Effect of preemptive intervention on developmental outcomes among infants showing early signs of autism: A randomized clinical trial of outcomes to diagnosis

Published September 2021
Intervention for individuals on the autism spectrum typically commences after diagnosis. No trial of an intervention administered to infants before diagnosis has shown an effect on diagnostic outcomes to date.

This study questioned if preemptive intervention compared with usual care reduce autism-related behaviours and the likelihood of an autism spectrum disorder (ASD) diagnosis in infants showing early signs of autism.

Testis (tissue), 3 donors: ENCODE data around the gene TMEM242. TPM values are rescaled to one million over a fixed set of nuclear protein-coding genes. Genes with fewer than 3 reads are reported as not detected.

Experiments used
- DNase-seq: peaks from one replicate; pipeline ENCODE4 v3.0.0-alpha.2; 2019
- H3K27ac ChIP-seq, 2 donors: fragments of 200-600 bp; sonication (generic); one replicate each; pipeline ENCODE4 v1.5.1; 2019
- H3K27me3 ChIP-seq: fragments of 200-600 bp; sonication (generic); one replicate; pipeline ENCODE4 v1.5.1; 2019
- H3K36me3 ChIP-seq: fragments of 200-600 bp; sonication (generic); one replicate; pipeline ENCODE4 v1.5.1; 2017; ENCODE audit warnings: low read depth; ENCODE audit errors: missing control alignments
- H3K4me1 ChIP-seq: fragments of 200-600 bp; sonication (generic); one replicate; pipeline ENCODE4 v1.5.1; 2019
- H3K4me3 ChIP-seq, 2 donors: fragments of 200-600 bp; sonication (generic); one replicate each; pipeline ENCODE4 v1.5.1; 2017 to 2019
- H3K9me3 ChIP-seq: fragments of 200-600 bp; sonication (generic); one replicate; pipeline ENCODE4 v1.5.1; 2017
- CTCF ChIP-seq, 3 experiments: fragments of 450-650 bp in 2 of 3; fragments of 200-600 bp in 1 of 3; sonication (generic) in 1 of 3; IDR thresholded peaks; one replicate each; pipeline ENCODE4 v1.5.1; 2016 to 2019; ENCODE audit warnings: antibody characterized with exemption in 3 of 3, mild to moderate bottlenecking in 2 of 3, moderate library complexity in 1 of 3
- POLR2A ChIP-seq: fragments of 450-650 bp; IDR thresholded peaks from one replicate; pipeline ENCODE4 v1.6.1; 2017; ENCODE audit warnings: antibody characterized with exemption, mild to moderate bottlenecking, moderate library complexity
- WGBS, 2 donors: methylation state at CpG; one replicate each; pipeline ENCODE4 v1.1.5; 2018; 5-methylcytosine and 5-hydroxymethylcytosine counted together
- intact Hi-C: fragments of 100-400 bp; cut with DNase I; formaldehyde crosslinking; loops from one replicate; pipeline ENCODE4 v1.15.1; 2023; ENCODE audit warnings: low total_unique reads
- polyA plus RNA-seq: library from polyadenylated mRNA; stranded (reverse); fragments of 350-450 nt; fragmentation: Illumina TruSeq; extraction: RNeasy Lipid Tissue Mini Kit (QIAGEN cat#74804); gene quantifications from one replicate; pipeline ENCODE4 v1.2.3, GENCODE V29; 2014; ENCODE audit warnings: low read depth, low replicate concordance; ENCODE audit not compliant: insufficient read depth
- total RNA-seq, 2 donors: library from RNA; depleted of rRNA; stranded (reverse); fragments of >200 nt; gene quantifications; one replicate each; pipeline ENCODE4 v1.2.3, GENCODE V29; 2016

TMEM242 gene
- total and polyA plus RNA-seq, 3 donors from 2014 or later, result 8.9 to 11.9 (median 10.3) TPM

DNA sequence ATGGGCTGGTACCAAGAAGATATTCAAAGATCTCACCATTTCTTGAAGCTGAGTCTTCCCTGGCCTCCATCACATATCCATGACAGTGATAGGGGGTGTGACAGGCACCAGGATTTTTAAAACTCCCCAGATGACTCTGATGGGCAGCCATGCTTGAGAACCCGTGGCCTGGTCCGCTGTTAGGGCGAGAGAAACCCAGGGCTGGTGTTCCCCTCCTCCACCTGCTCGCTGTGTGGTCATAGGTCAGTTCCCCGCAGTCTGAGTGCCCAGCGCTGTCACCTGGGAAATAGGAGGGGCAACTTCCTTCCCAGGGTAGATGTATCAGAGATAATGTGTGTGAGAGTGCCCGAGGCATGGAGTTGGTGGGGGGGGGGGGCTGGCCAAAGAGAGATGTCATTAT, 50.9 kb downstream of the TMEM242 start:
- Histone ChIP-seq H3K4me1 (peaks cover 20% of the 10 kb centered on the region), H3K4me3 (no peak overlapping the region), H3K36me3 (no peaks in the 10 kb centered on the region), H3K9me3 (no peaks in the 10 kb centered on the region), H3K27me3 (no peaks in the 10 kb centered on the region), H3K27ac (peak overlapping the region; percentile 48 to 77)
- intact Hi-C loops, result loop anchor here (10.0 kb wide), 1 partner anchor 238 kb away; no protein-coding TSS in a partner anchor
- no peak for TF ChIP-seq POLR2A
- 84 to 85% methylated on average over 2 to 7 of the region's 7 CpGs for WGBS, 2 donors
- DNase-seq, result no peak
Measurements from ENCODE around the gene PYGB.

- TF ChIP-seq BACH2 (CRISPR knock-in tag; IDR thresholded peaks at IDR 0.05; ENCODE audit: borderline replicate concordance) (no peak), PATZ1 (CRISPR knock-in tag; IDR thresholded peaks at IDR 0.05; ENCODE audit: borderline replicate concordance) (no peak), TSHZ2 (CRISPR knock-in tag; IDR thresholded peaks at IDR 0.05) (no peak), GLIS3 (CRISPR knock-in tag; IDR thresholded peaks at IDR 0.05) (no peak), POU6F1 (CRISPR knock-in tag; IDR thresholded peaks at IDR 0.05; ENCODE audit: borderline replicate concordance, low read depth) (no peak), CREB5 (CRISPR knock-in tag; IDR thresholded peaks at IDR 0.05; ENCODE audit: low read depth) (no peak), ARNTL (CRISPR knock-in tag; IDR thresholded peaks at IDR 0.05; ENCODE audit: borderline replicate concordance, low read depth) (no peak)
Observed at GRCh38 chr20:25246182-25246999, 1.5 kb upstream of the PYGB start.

In this randomized clinical trial of 103 infants showing early behavioural signs of autism, preemptive intervention led to a statistically significant reduction in the severity of autism behaviours across early childhood. Infants who received the preemptive intervention had lower odds of meeting diagnostic criteria for ASD (7%) than those who received usual care (21%) at age 3 years, with a number needed to treat of 7 participants.

This study found that a preemptive intervention reduced ASD diagnostic behaviours when used at the time atypical development first emerges during infancy.
Whitehouse AJO, Varcin KJ, Pillar S, et al. (2021). Effect of Preemptive Intervention on Developmental Outcomes Among Infants Showing Early Signs of Autism: A Randomized Clinical Trial of Outcomes to Diagnosis. JAMA Pediatrics. Online. doi:10.1001/jamapediatrics.2021.3298

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